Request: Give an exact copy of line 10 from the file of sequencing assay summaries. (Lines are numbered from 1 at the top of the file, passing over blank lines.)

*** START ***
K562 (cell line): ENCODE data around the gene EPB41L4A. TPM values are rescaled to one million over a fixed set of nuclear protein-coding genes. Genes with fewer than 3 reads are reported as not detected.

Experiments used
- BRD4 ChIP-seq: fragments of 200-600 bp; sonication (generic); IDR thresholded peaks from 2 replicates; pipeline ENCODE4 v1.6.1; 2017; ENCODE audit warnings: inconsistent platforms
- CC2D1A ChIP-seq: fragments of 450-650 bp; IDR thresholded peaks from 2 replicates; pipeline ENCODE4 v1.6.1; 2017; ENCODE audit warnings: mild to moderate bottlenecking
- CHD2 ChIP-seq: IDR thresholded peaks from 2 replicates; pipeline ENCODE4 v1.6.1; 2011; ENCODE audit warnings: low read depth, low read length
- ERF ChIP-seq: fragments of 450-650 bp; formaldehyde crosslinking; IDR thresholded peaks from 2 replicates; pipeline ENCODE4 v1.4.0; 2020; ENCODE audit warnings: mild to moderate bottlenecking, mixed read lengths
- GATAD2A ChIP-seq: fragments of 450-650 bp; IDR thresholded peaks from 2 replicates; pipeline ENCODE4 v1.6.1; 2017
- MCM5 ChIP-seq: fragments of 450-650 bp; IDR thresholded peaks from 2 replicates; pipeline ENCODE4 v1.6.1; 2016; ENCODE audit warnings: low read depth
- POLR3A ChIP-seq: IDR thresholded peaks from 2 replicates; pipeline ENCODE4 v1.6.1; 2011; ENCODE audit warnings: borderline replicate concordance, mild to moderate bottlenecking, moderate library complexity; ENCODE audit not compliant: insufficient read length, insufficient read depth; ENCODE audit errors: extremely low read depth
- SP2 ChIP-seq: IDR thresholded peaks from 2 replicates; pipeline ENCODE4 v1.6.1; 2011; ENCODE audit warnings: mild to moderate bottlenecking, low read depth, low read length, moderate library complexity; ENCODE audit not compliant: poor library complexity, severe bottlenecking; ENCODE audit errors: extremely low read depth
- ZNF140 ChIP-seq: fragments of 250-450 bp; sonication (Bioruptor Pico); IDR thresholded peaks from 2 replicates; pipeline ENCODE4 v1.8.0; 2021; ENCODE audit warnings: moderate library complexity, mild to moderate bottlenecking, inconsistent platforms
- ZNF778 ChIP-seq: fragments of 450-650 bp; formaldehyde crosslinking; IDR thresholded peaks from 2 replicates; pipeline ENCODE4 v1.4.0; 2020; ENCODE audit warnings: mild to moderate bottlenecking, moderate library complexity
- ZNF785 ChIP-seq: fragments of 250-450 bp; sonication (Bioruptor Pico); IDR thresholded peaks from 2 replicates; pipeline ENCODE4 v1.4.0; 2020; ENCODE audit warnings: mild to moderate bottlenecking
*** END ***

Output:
- SP2 ChIP-seq: IDR thresholded peaks from 2 replicates; pipeline ENCODE4 v1.6.1; 2011; ENCODE audit warnings: mild to moderate bottlenecking, low read depth, low read length, moderate library complexity; ENCODE audit not compliant: poor library complexity, severe bottlenecking; ENCODE audit errors: extremely low read depth